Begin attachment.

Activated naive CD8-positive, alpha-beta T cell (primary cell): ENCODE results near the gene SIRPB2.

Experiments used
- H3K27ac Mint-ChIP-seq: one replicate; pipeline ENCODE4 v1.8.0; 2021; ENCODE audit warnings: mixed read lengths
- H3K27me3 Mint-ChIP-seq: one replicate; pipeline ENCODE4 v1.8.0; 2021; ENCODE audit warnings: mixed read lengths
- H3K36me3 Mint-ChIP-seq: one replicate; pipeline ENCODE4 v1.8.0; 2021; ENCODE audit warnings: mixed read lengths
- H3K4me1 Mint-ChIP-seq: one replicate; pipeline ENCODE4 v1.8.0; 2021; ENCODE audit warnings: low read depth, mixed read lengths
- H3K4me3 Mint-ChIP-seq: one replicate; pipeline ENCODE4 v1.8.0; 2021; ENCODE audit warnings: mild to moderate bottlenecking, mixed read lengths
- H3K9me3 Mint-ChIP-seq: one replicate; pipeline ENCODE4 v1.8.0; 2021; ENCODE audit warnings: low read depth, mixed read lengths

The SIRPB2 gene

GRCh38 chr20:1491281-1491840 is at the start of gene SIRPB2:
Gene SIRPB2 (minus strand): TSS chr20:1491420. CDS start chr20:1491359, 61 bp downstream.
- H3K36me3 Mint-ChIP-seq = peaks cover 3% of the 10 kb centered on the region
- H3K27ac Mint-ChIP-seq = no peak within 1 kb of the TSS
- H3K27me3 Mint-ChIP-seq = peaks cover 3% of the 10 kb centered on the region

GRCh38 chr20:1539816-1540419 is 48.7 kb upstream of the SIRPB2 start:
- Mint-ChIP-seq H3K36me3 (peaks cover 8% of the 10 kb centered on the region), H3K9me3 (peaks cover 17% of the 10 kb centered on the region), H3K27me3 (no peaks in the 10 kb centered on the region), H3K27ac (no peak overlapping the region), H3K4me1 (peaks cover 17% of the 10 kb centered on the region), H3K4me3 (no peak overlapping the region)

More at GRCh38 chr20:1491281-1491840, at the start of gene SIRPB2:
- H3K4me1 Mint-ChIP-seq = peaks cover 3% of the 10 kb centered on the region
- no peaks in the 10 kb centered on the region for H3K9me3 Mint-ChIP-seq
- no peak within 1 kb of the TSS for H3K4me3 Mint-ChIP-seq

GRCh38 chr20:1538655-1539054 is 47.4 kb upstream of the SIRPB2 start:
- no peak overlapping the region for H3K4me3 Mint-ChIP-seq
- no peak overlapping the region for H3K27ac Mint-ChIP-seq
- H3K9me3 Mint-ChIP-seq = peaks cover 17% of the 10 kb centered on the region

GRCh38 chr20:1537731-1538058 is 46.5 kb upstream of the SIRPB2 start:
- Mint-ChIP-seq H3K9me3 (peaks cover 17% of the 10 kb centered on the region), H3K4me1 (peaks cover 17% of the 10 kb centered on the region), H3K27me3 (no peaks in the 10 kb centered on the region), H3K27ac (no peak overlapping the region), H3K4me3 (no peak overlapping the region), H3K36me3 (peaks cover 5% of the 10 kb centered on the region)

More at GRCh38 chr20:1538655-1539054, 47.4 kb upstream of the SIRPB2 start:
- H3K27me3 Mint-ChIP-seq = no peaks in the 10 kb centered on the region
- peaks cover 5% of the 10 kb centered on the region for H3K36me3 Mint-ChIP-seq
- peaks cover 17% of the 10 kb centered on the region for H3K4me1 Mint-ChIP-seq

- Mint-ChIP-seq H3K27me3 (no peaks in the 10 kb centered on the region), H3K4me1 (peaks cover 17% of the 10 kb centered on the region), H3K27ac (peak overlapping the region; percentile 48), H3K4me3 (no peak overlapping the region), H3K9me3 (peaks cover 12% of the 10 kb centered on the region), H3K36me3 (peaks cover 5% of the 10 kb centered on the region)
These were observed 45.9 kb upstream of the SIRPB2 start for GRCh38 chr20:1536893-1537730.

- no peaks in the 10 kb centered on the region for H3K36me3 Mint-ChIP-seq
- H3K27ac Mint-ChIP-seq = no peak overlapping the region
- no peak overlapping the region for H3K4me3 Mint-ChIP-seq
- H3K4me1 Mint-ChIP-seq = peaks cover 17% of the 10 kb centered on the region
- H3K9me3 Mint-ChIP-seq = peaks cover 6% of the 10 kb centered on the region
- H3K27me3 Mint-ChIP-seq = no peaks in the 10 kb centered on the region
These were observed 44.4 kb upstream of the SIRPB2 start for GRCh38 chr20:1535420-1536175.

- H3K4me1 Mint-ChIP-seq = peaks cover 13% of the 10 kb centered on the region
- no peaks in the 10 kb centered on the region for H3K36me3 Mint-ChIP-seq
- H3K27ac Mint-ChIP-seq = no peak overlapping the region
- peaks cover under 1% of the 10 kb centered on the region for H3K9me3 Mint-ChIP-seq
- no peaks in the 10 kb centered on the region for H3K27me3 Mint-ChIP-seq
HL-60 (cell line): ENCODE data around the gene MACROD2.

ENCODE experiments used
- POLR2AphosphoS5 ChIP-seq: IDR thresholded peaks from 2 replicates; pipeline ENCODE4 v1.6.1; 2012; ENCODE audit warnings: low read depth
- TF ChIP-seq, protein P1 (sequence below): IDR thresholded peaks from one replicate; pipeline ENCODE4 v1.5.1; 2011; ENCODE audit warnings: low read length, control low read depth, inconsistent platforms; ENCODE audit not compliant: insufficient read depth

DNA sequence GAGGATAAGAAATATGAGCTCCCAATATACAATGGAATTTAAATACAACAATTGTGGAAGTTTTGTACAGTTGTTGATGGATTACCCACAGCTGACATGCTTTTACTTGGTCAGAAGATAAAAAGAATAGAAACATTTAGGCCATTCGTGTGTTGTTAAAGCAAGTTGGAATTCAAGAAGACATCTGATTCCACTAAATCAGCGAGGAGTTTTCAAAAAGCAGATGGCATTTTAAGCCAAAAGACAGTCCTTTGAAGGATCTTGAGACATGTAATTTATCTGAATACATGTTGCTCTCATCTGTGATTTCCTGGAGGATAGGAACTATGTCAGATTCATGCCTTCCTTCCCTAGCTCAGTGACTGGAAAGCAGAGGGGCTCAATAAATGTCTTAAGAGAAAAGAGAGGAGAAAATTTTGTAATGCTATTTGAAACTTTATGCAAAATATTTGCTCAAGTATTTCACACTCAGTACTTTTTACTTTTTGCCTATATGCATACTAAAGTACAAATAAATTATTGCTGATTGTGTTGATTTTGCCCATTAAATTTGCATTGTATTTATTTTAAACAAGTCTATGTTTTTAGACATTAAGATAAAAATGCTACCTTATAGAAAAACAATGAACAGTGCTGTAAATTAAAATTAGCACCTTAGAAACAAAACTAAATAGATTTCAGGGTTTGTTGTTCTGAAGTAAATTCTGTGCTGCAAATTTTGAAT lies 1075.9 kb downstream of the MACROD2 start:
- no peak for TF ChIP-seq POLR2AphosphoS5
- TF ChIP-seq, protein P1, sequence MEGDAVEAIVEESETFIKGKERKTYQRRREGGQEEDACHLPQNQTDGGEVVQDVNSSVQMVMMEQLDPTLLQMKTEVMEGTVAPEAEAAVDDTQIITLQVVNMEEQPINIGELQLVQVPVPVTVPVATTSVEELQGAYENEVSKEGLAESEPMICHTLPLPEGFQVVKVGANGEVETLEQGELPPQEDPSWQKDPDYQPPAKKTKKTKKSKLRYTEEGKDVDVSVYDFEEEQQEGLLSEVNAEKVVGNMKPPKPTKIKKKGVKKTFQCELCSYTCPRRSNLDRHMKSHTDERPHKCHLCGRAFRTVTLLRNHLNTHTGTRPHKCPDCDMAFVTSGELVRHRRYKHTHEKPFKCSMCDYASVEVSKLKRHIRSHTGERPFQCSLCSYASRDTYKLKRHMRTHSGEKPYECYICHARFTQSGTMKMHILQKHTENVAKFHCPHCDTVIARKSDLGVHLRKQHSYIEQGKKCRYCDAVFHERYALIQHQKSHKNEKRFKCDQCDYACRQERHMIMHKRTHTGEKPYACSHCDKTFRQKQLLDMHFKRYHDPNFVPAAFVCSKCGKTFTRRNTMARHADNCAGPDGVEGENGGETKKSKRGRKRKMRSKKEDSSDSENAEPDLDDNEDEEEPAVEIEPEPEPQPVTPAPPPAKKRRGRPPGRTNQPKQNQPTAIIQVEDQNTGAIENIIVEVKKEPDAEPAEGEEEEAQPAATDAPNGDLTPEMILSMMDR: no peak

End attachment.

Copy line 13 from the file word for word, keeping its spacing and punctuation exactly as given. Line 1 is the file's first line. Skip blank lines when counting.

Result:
- H3K27ac Mint-ChIP-seq = no peak within 1 kb of the TSS